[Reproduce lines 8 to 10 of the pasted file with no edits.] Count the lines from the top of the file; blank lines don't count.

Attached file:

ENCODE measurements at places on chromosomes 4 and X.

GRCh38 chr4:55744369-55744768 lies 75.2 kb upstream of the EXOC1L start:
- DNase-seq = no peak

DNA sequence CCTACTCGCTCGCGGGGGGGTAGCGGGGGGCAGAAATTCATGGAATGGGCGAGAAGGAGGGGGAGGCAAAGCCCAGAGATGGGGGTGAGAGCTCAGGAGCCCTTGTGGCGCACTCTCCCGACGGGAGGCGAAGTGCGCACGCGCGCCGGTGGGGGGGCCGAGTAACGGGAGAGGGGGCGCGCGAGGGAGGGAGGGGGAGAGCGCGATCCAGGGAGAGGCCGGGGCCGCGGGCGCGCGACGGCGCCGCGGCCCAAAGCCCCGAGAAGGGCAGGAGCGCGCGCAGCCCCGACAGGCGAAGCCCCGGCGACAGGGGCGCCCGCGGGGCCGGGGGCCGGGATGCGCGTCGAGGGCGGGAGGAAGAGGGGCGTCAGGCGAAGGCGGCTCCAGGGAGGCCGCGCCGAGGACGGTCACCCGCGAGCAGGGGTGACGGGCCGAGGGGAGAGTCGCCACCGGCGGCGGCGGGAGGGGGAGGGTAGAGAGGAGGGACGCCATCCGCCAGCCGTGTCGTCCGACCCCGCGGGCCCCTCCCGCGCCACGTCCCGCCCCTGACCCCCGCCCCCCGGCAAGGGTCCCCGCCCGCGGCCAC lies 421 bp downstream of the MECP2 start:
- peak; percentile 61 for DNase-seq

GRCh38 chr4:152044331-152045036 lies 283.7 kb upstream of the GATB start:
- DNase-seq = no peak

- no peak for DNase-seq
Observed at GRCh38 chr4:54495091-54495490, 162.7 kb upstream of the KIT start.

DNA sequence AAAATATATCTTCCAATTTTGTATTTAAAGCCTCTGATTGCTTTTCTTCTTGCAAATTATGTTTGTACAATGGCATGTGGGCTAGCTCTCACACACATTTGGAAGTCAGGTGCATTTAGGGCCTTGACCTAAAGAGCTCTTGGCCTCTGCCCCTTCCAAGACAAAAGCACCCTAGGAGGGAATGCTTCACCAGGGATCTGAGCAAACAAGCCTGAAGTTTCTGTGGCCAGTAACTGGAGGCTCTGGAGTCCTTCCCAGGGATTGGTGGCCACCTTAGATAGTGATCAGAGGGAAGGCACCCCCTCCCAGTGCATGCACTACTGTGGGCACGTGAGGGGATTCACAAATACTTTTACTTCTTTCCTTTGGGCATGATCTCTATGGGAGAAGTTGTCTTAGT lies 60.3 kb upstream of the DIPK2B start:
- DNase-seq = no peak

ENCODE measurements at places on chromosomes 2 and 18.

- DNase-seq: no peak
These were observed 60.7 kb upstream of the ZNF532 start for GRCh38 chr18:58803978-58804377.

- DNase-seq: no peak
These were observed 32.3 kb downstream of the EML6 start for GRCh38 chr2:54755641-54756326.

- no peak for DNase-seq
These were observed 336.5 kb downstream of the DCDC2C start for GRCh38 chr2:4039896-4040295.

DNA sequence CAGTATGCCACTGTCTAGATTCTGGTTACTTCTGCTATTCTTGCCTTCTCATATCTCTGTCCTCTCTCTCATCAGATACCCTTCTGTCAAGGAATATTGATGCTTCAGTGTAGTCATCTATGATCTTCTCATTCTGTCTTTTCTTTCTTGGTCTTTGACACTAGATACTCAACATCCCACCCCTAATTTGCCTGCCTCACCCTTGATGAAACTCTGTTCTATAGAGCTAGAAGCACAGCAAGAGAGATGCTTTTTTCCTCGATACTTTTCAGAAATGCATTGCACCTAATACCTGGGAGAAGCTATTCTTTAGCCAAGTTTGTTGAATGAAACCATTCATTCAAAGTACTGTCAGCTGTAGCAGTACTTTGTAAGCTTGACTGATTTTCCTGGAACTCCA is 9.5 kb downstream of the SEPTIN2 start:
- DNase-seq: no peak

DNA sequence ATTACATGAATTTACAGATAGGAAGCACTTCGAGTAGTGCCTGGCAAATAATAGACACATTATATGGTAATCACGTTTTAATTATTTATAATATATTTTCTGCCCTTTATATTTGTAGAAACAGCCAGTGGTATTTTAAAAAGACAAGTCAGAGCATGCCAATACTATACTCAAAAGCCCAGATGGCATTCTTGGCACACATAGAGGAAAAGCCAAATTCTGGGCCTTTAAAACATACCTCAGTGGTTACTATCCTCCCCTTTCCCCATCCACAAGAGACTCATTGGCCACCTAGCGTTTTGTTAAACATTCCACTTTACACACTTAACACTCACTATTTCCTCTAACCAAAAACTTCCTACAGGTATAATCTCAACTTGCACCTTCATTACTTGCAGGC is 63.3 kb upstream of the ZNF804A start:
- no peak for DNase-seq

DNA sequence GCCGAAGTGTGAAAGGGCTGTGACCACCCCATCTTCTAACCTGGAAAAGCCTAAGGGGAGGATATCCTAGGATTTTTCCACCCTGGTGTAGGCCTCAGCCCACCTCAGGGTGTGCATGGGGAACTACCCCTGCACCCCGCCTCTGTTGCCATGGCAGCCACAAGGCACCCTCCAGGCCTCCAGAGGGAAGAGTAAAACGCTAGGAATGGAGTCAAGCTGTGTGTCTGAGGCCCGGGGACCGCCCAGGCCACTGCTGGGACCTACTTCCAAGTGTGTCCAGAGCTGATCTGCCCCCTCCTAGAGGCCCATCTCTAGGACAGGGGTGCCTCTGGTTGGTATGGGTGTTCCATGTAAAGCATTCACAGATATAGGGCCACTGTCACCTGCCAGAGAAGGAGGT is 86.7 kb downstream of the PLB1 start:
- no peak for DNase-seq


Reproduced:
- no peak for DNase-seq
Observed at GRCh38 chr4:54495091-54495490, 162.7 kb upstream of the KIT start.

DNA sequence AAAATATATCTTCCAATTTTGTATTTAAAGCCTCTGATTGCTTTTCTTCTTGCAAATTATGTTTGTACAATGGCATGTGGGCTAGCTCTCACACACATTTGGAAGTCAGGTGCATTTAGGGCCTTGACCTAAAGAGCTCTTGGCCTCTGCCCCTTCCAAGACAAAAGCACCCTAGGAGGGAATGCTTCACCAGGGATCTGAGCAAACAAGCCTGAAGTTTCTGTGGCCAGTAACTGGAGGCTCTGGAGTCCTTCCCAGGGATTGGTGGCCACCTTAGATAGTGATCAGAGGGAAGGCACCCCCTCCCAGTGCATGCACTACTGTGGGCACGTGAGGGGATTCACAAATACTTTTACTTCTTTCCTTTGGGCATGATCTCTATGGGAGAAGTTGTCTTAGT lies 60.3 kb upstream of the DIPK2B start: